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Yep, I know this, but this is a basic answer for thread synchronization at all. Suppose, that I do this locking, but what about other processes, that can change these files? /proc/ is system folder and I can't lock anything inside it, can I? This makes parsing tcp file (or whatsoever) dangerous and could cause race condition. Right? So, I can't avoid race conditions, I could just reduce the probability for them, right? – Kiril Kirov Apr 19 '11 at 6:58
Parsing tcp (under /proc) for any purpose but informing the user sounds really dubious... – R.. Apr 19 '11 at 11:19
This is the correct answer. You have a shared resource, shared by multiple threads. You cannot allow one thread to deallocate the resource while another thread is using, might be using, or might try in the future to use, that resource. How you solve that is up to you. You can use a counter protected by a mutex. A thread must bump the counter to use the resource. A thread can only free the resource when the counter is zero. You can call 'shutdown' while another thread is or might be using the handle because that doesn't deallocate it. But 'close' does. So you must protect it. – David Schwartz Aug 14 '11 at 19:42

Checking the errno is by far your best option. From shutdown(2) I can see:

  • EBADF s is not a valid descriptor
  • ENOTCONN The specified socket is not connected
  • ENOTSOCK s is a file, not a socket.

The way I see it: EBADF means it has already been closed and ENOCONN means there is not connection behind this descriptor (not three way handshake and all that jazz).

Best way to find out: do a perror(3) after the call to shutdown fails and see what it says.


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I thought it would be my best option, but do you think, that I can rely on the format of /proc/net/tcp and proc/PID/fd ? The good thing is, that the only possible OS-s are RHEL{4, 5}. – Kiril Kirov Apr 18 '11 at 18:02
@Kiril Kirov It's not a good idea. Suppose you have each thread check /proc/PID/fd. So one thread checks, sees it's there and then the scheduler stops it. Then another thread sees the fd is there and closes it. Now the first thread is resumed and it attempts to close it. Voila, race condition. – nc3b Apr 18 '11 at 18:07
@nc3b - argh, I haven't thought about that.. Thanks, I'll try to figure something out. – Kiril Kirov Apr 18 '11 at 18:20
If there's a possibility of other file descriptors being opened, this approach is not reliable; you could end up probing the wrong fd. – R.. Apr 18 '11 at 23:20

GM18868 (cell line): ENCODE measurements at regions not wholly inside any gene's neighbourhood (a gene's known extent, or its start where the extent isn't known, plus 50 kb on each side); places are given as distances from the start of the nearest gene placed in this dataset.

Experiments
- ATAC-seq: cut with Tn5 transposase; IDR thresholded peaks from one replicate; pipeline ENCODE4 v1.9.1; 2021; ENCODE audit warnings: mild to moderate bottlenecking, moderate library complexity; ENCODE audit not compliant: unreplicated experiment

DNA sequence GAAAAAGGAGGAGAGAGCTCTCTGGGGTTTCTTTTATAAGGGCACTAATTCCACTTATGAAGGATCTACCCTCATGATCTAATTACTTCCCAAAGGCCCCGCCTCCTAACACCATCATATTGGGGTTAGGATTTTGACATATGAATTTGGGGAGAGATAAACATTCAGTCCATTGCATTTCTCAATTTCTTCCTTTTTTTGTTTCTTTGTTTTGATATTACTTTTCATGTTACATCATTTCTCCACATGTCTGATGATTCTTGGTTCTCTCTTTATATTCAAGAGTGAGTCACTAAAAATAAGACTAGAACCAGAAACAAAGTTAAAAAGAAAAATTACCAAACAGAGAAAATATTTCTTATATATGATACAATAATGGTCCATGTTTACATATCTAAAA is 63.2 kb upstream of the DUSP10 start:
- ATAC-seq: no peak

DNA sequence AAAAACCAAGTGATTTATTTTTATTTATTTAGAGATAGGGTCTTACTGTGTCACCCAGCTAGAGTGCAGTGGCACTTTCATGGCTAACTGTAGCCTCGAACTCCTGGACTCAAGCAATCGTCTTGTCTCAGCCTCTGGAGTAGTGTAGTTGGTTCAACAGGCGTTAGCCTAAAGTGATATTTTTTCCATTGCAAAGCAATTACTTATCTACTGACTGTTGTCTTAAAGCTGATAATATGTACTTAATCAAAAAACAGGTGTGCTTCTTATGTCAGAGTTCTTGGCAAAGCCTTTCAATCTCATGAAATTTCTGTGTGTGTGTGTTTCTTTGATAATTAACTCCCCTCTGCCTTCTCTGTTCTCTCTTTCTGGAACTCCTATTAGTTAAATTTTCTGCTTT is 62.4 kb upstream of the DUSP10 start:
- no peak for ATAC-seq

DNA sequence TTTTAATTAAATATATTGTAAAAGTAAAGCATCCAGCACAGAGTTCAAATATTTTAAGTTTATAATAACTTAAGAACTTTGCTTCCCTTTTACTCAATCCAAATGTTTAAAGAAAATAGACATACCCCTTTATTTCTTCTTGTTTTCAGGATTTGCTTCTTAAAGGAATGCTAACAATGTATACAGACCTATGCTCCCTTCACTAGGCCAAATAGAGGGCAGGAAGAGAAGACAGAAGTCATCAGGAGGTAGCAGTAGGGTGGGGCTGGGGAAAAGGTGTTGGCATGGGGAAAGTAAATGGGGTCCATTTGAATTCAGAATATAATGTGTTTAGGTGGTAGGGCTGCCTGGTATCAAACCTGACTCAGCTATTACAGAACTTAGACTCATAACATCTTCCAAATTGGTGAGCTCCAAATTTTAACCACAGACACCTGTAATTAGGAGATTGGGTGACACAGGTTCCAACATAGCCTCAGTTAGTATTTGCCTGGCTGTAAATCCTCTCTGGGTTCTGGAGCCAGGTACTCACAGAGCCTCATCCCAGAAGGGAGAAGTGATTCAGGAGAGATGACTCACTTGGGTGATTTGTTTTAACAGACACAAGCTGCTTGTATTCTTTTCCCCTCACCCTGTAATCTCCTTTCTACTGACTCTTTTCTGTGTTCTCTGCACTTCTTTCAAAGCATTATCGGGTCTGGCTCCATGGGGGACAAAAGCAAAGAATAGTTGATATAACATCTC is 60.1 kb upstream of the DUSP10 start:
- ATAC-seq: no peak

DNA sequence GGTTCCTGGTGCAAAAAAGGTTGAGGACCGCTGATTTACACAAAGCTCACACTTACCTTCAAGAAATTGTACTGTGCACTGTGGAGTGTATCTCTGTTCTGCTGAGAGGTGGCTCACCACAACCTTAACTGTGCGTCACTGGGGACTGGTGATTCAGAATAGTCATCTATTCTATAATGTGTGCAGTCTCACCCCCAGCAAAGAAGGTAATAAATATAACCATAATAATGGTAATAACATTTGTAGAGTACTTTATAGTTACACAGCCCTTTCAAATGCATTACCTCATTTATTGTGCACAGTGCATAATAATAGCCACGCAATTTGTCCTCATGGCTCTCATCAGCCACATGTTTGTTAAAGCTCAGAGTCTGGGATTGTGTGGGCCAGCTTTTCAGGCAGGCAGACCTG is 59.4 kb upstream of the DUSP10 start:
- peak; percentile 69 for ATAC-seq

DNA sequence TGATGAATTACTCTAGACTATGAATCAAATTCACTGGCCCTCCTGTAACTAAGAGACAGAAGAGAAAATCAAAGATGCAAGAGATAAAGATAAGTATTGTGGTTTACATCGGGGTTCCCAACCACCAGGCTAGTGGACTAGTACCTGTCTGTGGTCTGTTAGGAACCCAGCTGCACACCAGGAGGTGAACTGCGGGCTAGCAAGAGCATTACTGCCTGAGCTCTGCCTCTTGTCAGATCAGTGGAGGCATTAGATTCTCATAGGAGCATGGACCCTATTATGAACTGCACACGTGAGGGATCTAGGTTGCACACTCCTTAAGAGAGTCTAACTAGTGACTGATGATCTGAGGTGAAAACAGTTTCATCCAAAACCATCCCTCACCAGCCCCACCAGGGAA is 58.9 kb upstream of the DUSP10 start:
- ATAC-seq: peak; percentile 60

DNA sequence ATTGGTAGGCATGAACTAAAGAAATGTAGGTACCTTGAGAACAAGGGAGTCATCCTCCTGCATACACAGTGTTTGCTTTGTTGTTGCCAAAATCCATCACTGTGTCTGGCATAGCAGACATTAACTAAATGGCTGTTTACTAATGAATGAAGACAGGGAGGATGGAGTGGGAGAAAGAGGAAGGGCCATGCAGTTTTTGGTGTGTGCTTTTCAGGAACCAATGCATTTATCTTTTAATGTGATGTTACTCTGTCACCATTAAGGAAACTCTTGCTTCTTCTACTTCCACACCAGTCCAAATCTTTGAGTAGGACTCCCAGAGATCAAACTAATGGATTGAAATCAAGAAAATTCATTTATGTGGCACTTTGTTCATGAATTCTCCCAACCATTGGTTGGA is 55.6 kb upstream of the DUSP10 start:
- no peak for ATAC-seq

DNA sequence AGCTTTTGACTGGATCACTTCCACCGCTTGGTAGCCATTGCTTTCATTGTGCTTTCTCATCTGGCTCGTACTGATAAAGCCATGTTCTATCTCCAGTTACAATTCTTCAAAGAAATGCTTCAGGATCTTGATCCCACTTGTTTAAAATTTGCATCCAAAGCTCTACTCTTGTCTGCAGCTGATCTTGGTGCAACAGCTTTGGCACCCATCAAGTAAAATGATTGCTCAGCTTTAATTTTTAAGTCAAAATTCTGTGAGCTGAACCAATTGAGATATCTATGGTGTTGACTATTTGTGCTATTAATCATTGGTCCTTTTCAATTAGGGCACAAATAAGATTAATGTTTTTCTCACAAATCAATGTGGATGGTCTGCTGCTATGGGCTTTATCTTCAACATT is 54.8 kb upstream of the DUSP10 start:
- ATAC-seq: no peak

@nc3b - you could check… if you're interested in – Kiril Kirov Apr 19 '11 at 12:02

Have you thought of protecting the closing of the socket with a mutex? By using one of those you could make sure that only one thread tries to close the socket at all. You would have to make some systemcalls, namely pthread_mutex_init on initialization and pthread_mutex_trylock before actually closing the socket. However, these calls should be optimized for fast returns.

Another approach that avoids systemcalls would be to implement a mutex yourself, so that only one of the threads actually gets to close the socket. Of course you would have to adapt one of the existing algorithms for mutual exclusion so that the later threads do not wait, but simply continue execution.

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Sure, but would be a part of the solution, @Mark B suggests - mediator thread. 10x anyway – Kiril Kirov Apr 18 '11 at 19:12

The correct answer was by R.. which dealt with threading problems. Reply to the question 'how to find out the status of an fd?': fstat()

Per POSIX: It will return -1 on any problem with a file descriptor or socket. errno will be set to EBADF on a file descriptor or socket that is already closed. the stat family of calls is specifically meant to test: files (stat), links( lstat) and file descriptors (fstat).

Other calls like close and shutdown also do return errors on already closed fd's. But their purpose is something else, and testing for a connected socket is a side effect.

Posted because the other syscalls mentioned are not meant to test file descriptors. Part of the original question as I read it.